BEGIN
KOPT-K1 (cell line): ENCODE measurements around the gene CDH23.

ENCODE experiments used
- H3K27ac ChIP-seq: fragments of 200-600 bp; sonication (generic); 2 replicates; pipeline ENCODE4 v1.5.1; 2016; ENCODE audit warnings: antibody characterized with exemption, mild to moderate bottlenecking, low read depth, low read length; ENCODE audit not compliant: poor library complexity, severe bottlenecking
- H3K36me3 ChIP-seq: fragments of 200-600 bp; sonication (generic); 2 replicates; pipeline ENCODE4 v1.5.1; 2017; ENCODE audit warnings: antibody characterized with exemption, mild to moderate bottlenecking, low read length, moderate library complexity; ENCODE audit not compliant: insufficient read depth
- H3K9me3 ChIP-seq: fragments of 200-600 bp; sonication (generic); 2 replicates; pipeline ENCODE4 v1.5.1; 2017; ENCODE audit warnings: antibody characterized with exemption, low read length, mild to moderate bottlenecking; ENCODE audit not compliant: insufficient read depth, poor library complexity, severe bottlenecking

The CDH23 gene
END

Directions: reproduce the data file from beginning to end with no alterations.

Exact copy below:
KOPT-K1 (cell line): ENCODE measurements around the gene CDH23.

ENCODE experiments used
- H3K27ac ChIP-seq: fragments of 200-600 bp; sonication (generic); 2 replicates; pipeline ENCODE4 v1.5.1; 2016; ENCODE audit warnings: antibody characterized with exemption, mild to moderate bottlenecking, low read depth, low read length; ENCODE audit not compliant: poor library complexity, severe bottlenecking
- H3K36me3 ChIP-seq: fragments of 200-600 bp; sonication (generic); 2 replicates; pipeline ENCODE4 v1.5.1; 2017; ENCODE audit warnings: antibody characterized with exemption, mild to moderate bottlenecking, low read length, moderate library complexity; ENCODE audit not compliant: insufficient read depth
- H3K9me3 ChIP-seq: fragments of 200-600 bp; sonication (generic); 2 replicates; pipeline ENCODE4 v1.5.1; 2017; ENCODE audit warnings: antibody characterized with exemption, low read length, mild to moderate bottlenecking; ENCODE audit not compliant: insufficient read depth, poor library complexity, severe bottlenecking

The CDH23 gene